Today, Nokia and Daimler have announced the conclusion of a licensing agreement for the use of Nokia's mobile patents by the German carmaker. This settles the companies' global patent dispute over connected cars technology. The agreement also settles the case before the CJEU, where important FRAND issues were to be clarified.
1 June 2021 by Mathieu Klos
Observers had hinted at this in recent weeks; now it’s a certainty. The longest and most important dispute about connected cars patents is over.
Today, Daimler and Nokia announced that they have signed a patent licensing agreement. Under the agreement, Nokia licences mobile telecommunications technology to Daimler and receives payment in return. The two companies did not disclose the amount involved. Daimler and Nokia agreed that the terms of the agreement remain confidential.
In the coming days, the parties will withdraw all pending litigation, including the complaint by Daimler against Nokia to the European Commission and a case pending at the European Court of Justice (case ID: C-182/21).
The dispute began in spring 2019 after a breakdown in initial talks between the carmaker and the mobile phone company. Daimler and some of its suppliers complained to the European Commission that Nokia was exploiting its market power with its standard essential patents (SEPs).
Nokia launched a counter-offensive, suing Daimler for infringement of several patents at the regional courts of Düsseldorf, Mannheim and Munich. At the last count, Daimler had ten lawsuits pending before the courts. According to JUVE Patent information, the two companies were not in dispute outside Germany.
Numerous suppliers of Daimler joined the dispute, including Continental, Huawei, Burry, TomTom, Valeo/Peiker, Robert Bosch and Sierra Wireless. Invalidity suits against the Nokia patents at the European Patent Office and the Federal Patent Court soon followed.
The dispute quickly became the leading lawsuit over connected cars patents in Europe. Continental and Nokia kicked things off with a bitterly fought dispute over anti-suit injunctions. The major supplier of telematics control units for Daimler cars obtained an anti-suit injunction in the US in summer 2019. Nokia responded with a double ASI from the Munich Regional Court. However, the ASI dispute did not stop the infringement proceedings in Germany.
After some setbacks Nokia celebrated in August 2020 its biggest success. The Mannheim Regional Court granted an injunction against Daimler for the infringement of a Nokia patent (case ID 2 O 34/19). However, Nokia never enforced this judgment due to a security deposit of €7 billion.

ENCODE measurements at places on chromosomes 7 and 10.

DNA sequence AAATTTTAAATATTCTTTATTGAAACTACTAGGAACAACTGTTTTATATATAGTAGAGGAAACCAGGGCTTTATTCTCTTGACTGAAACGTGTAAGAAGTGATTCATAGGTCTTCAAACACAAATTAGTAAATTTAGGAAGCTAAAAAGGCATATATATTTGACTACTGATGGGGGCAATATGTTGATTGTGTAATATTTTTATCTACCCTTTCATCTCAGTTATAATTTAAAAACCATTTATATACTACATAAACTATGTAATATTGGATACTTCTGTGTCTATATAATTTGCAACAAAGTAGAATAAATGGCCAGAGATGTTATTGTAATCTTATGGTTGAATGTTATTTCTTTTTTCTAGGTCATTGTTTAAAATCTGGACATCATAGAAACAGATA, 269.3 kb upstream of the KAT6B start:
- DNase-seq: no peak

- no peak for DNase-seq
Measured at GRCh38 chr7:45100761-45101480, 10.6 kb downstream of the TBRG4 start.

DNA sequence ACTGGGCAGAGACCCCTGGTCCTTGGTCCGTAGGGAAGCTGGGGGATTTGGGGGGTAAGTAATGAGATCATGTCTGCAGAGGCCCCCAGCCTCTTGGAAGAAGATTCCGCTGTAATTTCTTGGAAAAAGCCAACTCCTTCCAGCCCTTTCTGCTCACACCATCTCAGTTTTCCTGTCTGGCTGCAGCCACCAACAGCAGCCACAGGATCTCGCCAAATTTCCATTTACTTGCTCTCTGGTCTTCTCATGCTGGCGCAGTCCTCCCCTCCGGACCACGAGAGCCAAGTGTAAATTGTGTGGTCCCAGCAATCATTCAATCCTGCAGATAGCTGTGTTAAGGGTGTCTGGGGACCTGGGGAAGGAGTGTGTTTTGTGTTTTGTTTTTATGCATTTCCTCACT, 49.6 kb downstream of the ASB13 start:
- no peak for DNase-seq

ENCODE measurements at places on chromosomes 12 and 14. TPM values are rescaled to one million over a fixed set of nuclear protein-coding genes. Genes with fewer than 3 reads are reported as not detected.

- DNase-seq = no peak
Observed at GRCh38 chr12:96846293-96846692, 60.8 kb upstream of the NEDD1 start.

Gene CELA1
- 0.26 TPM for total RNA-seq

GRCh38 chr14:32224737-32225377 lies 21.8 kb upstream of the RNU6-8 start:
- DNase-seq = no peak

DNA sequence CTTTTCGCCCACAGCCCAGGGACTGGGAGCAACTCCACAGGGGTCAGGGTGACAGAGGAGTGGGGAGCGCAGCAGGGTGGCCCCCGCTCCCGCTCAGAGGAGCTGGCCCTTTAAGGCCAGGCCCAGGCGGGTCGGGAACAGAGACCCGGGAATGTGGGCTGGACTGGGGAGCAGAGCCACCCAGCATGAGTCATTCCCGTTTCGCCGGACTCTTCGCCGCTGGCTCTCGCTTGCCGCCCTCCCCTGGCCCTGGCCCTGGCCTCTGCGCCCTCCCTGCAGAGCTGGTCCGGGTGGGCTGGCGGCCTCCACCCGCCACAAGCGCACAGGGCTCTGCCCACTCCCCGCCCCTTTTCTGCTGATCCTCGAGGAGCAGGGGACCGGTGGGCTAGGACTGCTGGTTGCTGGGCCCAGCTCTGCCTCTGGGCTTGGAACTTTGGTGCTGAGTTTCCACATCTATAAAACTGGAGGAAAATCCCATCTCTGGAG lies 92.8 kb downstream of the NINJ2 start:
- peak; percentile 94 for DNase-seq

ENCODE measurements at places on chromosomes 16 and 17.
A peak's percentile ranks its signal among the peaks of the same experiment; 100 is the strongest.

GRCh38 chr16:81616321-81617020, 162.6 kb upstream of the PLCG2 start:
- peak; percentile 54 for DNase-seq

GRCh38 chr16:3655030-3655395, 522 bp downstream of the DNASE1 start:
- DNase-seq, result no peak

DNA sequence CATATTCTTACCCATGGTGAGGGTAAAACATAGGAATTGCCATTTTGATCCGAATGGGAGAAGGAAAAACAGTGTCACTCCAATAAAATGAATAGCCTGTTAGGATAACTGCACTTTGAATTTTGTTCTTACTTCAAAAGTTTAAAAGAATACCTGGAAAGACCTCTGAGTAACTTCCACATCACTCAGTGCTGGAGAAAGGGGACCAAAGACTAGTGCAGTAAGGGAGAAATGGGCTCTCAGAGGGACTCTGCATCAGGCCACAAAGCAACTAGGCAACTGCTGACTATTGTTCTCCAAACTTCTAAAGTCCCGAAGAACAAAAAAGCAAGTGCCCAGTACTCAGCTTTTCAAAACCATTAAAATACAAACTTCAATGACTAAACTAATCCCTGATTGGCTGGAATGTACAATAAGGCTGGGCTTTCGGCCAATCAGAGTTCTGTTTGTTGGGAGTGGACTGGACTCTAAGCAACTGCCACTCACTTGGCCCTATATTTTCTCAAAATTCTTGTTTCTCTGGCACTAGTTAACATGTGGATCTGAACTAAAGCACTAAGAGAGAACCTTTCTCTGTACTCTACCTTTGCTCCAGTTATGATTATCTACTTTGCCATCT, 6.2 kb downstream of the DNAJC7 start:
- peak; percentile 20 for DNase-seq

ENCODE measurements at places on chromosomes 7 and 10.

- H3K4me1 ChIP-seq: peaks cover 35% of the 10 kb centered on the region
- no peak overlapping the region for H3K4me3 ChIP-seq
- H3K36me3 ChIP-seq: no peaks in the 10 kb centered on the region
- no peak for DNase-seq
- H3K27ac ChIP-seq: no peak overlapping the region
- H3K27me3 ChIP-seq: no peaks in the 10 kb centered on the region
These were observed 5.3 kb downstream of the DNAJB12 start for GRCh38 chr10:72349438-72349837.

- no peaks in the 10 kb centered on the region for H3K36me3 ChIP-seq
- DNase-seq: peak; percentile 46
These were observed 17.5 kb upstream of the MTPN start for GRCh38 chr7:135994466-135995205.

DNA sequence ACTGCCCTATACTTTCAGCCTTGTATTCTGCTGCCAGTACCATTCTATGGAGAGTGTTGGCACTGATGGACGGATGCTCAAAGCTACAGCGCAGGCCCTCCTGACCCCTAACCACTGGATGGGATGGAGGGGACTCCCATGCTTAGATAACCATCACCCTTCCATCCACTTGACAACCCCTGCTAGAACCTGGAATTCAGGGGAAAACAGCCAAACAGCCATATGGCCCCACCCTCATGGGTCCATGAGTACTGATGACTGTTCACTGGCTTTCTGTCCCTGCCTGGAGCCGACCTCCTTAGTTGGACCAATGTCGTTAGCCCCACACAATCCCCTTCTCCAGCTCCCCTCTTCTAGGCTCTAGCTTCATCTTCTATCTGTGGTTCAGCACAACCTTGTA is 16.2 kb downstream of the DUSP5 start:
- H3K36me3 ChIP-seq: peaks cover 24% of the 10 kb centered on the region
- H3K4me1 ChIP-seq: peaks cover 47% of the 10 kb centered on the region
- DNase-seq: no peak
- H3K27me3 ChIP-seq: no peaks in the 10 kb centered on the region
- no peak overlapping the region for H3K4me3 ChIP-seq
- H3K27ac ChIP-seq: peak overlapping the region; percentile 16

In November 202O, the Civil Chamber 4c of the Düsseldorf court referred a Nokia case (case ID: 4c O 17/19) to the CJEU for clarification.
The Düsseldorf judges asked the CJEU to take a position on ten detailed questions. The main question, regarding the production chain issue is, “Is there an obligation for priority licensing of suppliers?”
But the questions go far beyond the matter of requirements for a FRAND licence in a production chain. Rather, the questions ask the CJEU to clarify the obligations of the SEP holder and implementer, as set out in the Huawei v. ZTE judgment.
Now, both questions will remain controversial between the German patent courts in the future. The CJEU will no longer decide on them. With the withdrawal of the action, the proceedings in Luxembourg are also settled.
Daimler and its suppliers had always stressed that not the carmaker, but rather its suppliers, should take the Nokia patents licence. But the Finnish company had long refused this. Only under the impression of the threatened submission to the CJEU did Nokia make an offer to Daimler suppliers.
It is currently unknown whether the Daimler suppliers are included in the licensing agreement or not.
The CJEU question regarding who in the supply chain is entitled to a FRAND licence will therefore continue to be a bone of contention in litigation in other industries regarding connectivity.
According to sources, Daimler has concluded the licence agreement with Nokia, but not with the Avanci patent pool. Nokia is a member of the pool, which handles the commercialisation of connected cars patents. Originally, Nokia had sued as its member. However, the pool also allows members to enter into agreements on their own behalf.
Currently, rumours persist that other members of the Avanci patent pool will sue other carmakers from France, Italy or the US to force a licence.
Most recently, Daimler reached an agreement with the two Avanci members Sharp and Conversant on a licence. So now only the lawsuits of the fourth Avanci member, IP Bridge, against the luxury car manufacturer are open.
Jenni Lukander, president Nokia Technologies, says, “The agreement is a hugely significant milestone which validates, once again, the quality of our patent portfolio, the contribution of Nokia’s R&D to the connected vehicle industry, and the growth opportunities for our automotive licensing program”.
“We welcome the agreement from an economic point of view, and because it allows us to avoid many years of legal disputes,” says a Daimler spokesperson.
Ultimately, Daimler’s decision to settle was probably based on economic considerations. Nokia had always pushed for a quick conclusion of the licence agreement in order to profit quickly from the licence payments. According to experts, a lengthy process at the CJEU would not have been in the interest of the SEP owner.
Prior to 2020, the Daimler competitors VW and BMW had accepted an Avanci licence.
Find out more information about Daimler’s suppliers and their advisors. (Co-author: Amy Sandys)
Update 1.06.2021: Reacting to the settlement, Continental announced that it will pursue its complaint with the European Commission, as well as its US lawsuit for a FRAND licence.